Hyperprolactinemia causes

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Hyperprolactinemia Microchapters


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Editor-In-Chief: C. Michael Gibson, M.S., M.D. [1]; Associate Editor(s)-in-Chief:

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Hyperprolactinaemia may be caused by either disinhibition (e.g. compression of the pituitary stalk or reduced dopamine levels) or excess production from a prolactinoma (a pituitary gland adenoma tumour). A prolactin level of 1000–5000mIU/L could be from either mechanism, but >5000mIU/L is likely due to an adenoma with macroadenomas (large tumours over 10 mm diameter) having levels of up to 100,000mIU/L. Hyperprolactinemia inhibits gonadotropin-releasing hormone (GnRH) by increasing the release of dopamine from the arcuate nucleus of the hypothalamus (dopamine inhibits GnRH secretion), thus inhibiting gonadal steroidogenesis, which is the cause of many of the symptoms described below:

Physiological causes

Physiological causes (i.e. as result of normal body functioning): pregnancy, breastfeeding, stress, sleep.

Prescription drugs

Use of prescription drugs are the most common cause of hyperprolactinaemia. Prolactin secretion in the pituitary is normally suppressed by the brain chemical, dopamine. Drugs that block the effects of dopamine at the pituitary or deplete dopamine stores in the brain may cause the pituitary to secrete prolactin. These drugs include the major tranquilizers (phenothiazines), trifluoperazine (Stelazine), ,and haloperidol (Haldol); some antipsychotic medications like risperidone; metoclopramide (Reglan), used to treat gastroesophageal reflux and the nausea caused by certain cancer drugs; and less often, alpha-methyldopa and reserpine, used to control hypertension. Finally oestrogens and TRH.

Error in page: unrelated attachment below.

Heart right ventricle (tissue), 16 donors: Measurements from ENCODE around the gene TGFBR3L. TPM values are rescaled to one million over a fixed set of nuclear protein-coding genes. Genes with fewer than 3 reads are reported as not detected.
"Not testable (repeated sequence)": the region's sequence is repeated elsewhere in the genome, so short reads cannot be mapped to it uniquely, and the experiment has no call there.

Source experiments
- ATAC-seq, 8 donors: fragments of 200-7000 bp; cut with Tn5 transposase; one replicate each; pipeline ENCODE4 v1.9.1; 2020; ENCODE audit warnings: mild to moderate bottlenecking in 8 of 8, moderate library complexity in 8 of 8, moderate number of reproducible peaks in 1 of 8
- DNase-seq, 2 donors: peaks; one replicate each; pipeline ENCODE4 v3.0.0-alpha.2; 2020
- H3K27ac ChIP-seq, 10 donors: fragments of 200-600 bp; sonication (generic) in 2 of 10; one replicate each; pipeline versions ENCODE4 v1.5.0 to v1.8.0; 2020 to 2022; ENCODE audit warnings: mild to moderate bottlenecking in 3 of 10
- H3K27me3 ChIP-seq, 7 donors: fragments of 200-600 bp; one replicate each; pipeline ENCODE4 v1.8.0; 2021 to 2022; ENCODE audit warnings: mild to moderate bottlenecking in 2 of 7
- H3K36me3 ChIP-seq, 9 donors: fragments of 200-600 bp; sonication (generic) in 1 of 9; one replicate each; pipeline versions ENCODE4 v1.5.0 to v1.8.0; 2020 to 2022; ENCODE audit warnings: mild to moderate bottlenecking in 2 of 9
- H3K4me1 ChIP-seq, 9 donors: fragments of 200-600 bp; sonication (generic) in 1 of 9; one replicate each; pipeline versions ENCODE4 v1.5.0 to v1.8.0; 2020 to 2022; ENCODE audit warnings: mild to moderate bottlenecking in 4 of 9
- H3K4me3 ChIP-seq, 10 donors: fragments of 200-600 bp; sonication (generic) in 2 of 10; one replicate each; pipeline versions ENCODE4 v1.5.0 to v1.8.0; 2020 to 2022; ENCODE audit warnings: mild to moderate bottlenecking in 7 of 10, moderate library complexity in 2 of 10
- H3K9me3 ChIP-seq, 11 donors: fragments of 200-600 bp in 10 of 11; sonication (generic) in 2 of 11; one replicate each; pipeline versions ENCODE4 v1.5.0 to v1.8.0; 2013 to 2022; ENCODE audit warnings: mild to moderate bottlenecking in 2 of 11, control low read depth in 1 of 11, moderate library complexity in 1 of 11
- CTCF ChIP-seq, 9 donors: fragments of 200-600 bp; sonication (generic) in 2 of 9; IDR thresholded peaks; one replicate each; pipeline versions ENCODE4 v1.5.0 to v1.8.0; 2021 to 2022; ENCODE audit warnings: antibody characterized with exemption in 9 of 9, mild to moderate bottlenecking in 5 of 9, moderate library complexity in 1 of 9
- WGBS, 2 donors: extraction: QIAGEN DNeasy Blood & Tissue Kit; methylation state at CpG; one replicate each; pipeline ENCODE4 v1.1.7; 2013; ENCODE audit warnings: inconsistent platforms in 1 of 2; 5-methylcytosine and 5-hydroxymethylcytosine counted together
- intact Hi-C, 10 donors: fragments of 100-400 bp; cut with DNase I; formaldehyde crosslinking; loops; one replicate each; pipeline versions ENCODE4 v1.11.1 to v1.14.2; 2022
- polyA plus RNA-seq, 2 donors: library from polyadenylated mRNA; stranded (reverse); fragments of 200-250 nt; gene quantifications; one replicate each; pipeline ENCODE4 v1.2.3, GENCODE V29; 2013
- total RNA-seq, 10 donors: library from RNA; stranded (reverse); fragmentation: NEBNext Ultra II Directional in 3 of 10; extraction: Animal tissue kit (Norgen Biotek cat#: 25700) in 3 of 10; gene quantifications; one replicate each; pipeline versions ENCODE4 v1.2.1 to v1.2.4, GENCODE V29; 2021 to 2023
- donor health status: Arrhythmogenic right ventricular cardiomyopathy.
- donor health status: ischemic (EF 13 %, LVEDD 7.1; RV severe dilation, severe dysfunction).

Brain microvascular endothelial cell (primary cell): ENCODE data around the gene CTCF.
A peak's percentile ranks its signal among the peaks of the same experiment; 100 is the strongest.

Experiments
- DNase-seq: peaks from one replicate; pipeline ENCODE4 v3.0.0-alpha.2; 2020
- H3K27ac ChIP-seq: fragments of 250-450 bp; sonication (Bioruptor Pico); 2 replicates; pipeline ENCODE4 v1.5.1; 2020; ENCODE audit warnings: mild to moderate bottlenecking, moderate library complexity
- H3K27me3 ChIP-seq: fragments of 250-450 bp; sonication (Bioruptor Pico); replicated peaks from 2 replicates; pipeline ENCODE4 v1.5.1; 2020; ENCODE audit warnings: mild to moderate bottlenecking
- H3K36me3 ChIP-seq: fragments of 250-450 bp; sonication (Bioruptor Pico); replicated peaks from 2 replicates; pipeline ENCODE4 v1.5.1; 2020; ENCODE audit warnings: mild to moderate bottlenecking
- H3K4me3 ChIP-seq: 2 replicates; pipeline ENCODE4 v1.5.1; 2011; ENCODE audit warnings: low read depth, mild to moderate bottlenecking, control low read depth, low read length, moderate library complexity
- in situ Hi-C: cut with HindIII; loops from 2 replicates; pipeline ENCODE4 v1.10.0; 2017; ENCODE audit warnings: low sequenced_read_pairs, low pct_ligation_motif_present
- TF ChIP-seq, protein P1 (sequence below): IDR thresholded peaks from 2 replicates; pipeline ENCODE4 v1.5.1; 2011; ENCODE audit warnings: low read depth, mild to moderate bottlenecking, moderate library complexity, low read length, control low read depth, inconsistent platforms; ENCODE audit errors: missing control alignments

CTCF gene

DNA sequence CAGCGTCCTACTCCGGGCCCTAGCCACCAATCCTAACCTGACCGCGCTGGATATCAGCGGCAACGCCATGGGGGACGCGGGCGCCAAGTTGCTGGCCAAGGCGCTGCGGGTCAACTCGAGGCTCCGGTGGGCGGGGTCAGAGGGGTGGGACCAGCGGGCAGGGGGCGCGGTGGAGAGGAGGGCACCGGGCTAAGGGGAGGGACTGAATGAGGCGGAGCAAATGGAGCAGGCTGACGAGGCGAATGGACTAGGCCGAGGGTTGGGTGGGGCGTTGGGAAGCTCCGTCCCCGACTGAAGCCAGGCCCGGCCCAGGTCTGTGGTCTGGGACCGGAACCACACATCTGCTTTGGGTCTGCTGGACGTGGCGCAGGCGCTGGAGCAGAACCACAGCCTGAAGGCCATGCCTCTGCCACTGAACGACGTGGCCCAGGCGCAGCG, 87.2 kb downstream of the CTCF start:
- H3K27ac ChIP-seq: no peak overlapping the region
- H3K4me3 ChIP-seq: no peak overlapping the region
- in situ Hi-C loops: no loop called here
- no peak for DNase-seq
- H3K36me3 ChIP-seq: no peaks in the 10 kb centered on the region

Prolactinoma or other tumors arising in or near the pituitary—such as those that cause acromegaly or Cushing's syndrome—may block the flow of dopamine from the brain to the prolactin-secreting cells, likewise division of the pituitary stalk or hypothalamic disease. Other causes include chronic renal failure, hypothyroidism and sarcoidosis. Some women with polycystic ovary syndrome may have mildly elevated prolactin levels.

Apart from diagnosing hyperprolactinaemia and hypopituitarism, prolactin levels are often determined by physicians in patients who have suffered a seizure, when there is doubt whether this was an epileptic seizure or a non-epileptic seizure. Shortly after epileptic seizures, prolactin levels often rise, while they are normal in non-epileptic seizures.


In many patients elevated levels remain unexplained and may represent a form of hypothalamic-pituitary dysregulation.


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